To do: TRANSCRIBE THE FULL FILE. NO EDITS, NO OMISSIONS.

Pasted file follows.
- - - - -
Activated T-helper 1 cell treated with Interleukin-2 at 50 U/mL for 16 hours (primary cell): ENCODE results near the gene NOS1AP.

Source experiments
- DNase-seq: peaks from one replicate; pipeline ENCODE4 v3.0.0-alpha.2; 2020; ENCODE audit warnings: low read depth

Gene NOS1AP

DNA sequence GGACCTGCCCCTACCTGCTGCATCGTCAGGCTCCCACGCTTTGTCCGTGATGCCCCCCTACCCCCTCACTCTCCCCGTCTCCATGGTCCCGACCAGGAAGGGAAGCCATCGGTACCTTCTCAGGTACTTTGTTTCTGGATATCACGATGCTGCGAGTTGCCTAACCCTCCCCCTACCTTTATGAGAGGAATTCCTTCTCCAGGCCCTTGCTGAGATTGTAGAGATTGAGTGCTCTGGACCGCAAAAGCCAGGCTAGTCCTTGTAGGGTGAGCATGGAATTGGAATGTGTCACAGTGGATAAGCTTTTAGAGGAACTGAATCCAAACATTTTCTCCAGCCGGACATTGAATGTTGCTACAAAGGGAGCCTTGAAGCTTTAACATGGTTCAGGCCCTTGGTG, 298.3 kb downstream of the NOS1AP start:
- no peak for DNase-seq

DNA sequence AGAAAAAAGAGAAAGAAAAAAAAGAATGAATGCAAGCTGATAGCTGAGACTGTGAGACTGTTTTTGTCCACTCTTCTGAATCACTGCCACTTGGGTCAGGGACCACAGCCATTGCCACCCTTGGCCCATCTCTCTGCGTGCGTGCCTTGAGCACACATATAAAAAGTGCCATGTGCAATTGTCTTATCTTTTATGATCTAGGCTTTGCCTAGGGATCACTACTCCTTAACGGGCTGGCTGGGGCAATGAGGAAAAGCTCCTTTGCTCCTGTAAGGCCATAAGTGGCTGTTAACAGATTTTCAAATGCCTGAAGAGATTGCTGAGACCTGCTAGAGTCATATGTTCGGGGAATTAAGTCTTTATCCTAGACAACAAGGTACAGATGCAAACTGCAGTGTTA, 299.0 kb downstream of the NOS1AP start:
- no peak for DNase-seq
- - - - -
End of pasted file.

Activated T-helper 1 cell treated with Interleukin-2 at 50 U/mL for 16 hours (primary cell): ENCODE results near the gene NOS1AP.

Source experiments
- DNase-seq: peaks from one replicate; pipeline ENCODE4 v3.0.0-alpha.2; 2020; ENCODE audit warnings: low read depth

Gene NOS1AP

DNA sequence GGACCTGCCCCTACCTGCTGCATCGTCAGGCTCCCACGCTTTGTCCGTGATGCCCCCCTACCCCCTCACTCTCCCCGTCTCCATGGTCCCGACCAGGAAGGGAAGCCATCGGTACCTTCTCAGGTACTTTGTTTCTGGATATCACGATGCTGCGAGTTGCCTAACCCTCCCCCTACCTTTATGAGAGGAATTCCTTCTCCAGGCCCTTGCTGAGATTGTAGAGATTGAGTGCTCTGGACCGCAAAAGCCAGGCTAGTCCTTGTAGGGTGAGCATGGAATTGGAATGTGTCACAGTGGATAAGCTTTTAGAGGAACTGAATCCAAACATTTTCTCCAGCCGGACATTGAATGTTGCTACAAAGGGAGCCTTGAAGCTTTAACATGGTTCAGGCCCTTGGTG, 298.3 kb downstream of the NOS1AP start:
- no peak for DNase-seq

DNA sequence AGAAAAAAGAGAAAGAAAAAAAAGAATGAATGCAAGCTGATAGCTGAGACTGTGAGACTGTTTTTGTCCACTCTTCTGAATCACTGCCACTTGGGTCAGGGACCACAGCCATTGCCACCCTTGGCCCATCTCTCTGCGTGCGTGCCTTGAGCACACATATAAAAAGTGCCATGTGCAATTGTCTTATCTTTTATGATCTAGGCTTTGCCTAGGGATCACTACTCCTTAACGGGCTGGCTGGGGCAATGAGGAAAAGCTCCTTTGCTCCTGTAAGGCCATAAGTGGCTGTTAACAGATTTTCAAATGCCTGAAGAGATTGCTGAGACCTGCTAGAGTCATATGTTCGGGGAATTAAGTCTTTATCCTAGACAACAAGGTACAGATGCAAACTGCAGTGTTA, 299.0 kb downstream of the NOS1AP start:
- no peak for DNase-seq